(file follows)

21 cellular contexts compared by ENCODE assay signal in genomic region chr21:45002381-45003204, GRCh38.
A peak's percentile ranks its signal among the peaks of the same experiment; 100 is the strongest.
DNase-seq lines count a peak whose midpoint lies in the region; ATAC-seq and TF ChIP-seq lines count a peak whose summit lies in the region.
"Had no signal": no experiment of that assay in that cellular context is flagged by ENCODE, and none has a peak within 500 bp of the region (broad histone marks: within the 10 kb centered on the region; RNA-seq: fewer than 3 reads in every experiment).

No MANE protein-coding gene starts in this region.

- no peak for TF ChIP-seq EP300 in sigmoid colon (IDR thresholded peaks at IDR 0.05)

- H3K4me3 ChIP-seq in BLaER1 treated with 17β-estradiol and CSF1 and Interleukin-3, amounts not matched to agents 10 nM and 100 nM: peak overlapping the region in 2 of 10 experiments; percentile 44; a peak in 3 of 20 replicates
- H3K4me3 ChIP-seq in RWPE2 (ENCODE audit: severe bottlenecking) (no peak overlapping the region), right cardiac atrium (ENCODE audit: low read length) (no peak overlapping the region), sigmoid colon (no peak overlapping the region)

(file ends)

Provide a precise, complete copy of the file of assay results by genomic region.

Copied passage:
21 cellular contexts compared by ENCODE assay signal in genomic region chr21:45002381-45003204, GRCh38.
A peak's percentile ranks its signal among the peaks of the same experiment; 100 is the strongest.
DNase-seq lines count a peak whose midpoint lies in the region; ATAC-seq and TF ChIP-seq lines count a peak whose summit lies in the region.
"Had no signal": no experiment of that assay in that cellular context is flagged by ENCODE, and none has a peak within 500 bp of the region (broad histone marks: within the 10 kb centered on the region; RNA-seq: fewer than 3 reads in every experiment).

No MANE protein-coding gene starts in this region.

- no peak for TF ChIP-seq EP300 in sigmoid colon (IDR thresholded peaks at IDR 0.05)

- H3K4me3 ChIP-seq in BLaER1 treated with 17β-estradiol and CSF1 and Interleukin-3, amounts not matched to agents 10 nM and 100 nM: peak overlapping the region in 2 of 10 experiments; percentile 44; a peak in 3 of 20 replicates
- H3K4me3 ChIP-seq in RWPE2 (ENCODE audit: severe bottlenecking) (no peak overlapping the region), right cardiac atrium (ENCODE audit: low read length) (no peak overlapping the region), sigmoid colon (no peak overlapping the region)